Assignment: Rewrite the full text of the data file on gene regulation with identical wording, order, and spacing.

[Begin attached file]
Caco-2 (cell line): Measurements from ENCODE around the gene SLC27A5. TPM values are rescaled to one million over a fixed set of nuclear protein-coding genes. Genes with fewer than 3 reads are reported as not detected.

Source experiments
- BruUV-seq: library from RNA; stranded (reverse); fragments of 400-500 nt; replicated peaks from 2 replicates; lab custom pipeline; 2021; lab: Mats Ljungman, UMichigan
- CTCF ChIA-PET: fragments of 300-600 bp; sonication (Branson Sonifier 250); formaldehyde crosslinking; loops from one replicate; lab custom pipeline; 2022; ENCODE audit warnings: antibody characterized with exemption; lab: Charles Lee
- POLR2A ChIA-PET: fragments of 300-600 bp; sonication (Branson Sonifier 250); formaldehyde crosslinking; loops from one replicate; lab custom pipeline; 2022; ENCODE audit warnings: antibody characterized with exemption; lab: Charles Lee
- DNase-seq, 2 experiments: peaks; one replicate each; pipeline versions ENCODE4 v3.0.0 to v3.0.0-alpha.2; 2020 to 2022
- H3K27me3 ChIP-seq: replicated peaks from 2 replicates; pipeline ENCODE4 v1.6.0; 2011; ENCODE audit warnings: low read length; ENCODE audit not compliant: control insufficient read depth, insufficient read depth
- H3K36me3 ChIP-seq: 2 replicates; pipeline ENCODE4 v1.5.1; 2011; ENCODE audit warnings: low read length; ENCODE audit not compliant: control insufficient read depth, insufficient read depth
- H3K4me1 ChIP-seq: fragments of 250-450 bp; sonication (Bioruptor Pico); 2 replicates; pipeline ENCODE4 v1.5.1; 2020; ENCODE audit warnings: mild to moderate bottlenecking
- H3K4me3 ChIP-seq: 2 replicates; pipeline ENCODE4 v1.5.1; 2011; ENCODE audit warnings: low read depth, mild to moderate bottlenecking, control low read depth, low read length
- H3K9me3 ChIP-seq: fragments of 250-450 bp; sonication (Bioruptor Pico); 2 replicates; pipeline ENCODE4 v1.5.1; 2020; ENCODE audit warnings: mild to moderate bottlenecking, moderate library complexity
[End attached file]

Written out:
Caco-2 (cell line): Measurements from ENCODE around the gene SLC27A5. TPM values are rescaled to one million over a fixed set of nuclear protein-coding genes. Genes with fewer than 3 reads are reported as not detected.

Source experiments
- BruUV-seq: library from RNA; stranded (reverse); fragments of 400-500 nt; replicated peaks from 2 replicates; lab custom pipeline; 2021; lab: Mats Ljungman, UMichigan
- CTCF ChIA-PET: fragments of 300-600 bp; sonication (Branson Sonifier 250); formaldehyde crosslinking; loops from one replicate; lab custom pipeline; 2022; ENCODE audit warnings: antibody characterized with exemption; lab: Charles Lee
- POLR2A ChIA-PET: fragments of 300-600 bp; sonication (Branson Sonifier 250); formaldehyde crosslinking; loops from one replicate; lab custom pipeline; 2022; ENCODE audit warnings: antibody characterized with exemption; lab: Charles Lee
- DNase-seq, 2 experiments: peaks; one replicate each; pipeline versions ENCODE4 v3.0.0 to v3.0.0-alpha.2; 2020 to 2022
- H3K27me3 ChIP-seq: replicated peaks from 2 replicates; pipeline ENCODE4 v1.6.0; 2011; ENCODE audit warnings: low read length; ENCODE audit not compliant: control insufficient read depth, insufficient read depth
- H3K36me3 ChIP-seq: 2 replicates; pipeline ENCODE4 v1.5.1; 2011; ENCODE audit warnings: low read length; ENCODE audit not compliant: control insufficient read depth, insufficient read depth
- H3K4me1 ChIP-seq: fragments of 250-450 bp; sonication (Bioruptor Pico); 2 replicates; pipeline ENCODE4 v1.5.1; 2020; ENCODE audit warnings: mild to moderate bottlenecking
- H3K4me3 ChIP-seq: 2 replicates; pipeline ENCODE4 v1.5.1; 2011; ENCODE audit warnings: low read depth, mild to moderate bottlenecking, control low read depth, low read length
- H3K9me3 ChIP-seq: fragments of 250-450 bp; sonication (Bioruptor Pico); 2 replicates; pipeline ENCODE4 v1.5.1; 2020; ENCODE audit warnings: mild to moderate bottlenecking, moderate library complexity